Posts Tagged IBI
Toronto, April 20, 2016 – The Ministry of Children and Youth Services has declared that as of May 1, Ontario will no longer provide Intensive Behavioural Intervention (IBI) to children of five years and older. A group of nine Board Certified Behavior Analysts™ (BCBAs), who are practitioners and advocates for children with Autism Spectrum Disorder (ASD) and who look at the full scope of the science behind treatment, have significant concerns with this new provincial policy. This group of BCBAs believes it is their professional, personal, and social responsibility to bring to the government’s attention that the proposed changes will have a destructive effect on this community of children, their families, and all present and future Ontarians.
“The recent unjustifiable, ill-advised implementation of an age cutoff for funded IBI is regressive and foreshadows a dark future for those denied access to treatment” said Dr. James Porter, BCBA and Clinical Psychologist. Intensive Behaviour Intervention (IBI) teaches skills that are fundamental to a child’s ability to integrate and participate in family, community, school, and with social life. Beginning May 1, access to IBI will be limited to children ages two to four. Currently, children wait two to four years to get IBI treatment. Between the diagnosis and treatment wait times, the new policy changes capping access to IBI at five years old means 1,000s of children will miss out on this life changing treatment. This group of BCBAs questions the ethics of the decision, as the Ministry’s own expert panel did not even recommend cutting kids over five off of the waitlist. Without access to treatment, it puts the welfare of children at risk, and studies have proven that treating children with ASD, rather than denying them treatment, is more costeffective for taxpayers in the long run.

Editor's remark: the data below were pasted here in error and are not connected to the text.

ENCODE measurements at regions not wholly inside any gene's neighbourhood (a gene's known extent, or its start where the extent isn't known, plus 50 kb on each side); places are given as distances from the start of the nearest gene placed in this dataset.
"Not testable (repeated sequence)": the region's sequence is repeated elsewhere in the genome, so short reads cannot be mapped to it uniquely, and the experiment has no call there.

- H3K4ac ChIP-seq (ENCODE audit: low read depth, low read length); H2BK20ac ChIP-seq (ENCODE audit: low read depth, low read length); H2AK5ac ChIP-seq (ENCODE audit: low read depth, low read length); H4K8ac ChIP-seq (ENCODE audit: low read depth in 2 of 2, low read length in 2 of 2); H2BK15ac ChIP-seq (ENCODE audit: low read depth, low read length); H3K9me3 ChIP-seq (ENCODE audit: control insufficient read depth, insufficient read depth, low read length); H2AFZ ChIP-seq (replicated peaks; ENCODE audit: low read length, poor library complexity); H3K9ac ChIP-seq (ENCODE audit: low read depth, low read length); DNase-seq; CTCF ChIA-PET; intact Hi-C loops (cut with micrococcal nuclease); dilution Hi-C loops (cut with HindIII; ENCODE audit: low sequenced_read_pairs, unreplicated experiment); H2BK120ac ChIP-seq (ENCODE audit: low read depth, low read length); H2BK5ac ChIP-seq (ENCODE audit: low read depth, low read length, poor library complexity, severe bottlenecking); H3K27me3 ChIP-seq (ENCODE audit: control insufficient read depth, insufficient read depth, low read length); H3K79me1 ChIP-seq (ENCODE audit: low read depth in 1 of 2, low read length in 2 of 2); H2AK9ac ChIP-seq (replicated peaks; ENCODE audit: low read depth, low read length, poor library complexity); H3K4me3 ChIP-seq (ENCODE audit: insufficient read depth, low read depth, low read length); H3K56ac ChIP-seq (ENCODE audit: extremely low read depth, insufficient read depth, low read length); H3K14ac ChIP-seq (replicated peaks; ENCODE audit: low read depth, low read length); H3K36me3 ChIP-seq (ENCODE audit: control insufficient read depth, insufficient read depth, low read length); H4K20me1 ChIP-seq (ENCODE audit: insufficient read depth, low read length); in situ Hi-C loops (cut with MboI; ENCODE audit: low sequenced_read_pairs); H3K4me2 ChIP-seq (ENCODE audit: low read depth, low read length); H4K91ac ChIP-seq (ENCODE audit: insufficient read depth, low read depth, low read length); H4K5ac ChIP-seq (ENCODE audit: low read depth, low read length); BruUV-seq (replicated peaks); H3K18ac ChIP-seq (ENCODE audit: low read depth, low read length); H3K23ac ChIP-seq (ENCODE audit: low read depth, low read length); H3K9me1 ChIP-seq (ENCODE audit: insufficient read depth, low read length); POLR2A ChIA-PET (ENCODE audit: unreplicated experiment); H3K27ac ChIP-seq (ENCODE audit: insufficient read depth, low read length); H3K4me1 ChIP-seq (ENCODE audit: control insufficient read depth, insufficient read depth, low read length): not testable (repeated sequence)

“As BCBAs it is our responsibility to recommend treatment based on clinical need and not constrained by age,” said Nancy Marchese, BCBA and Psychological Associate. “It is completely unethical that the government is denying children over five years old, IBI, a treatment that allows them to learn critical skills that are integral to their development and quality of life.”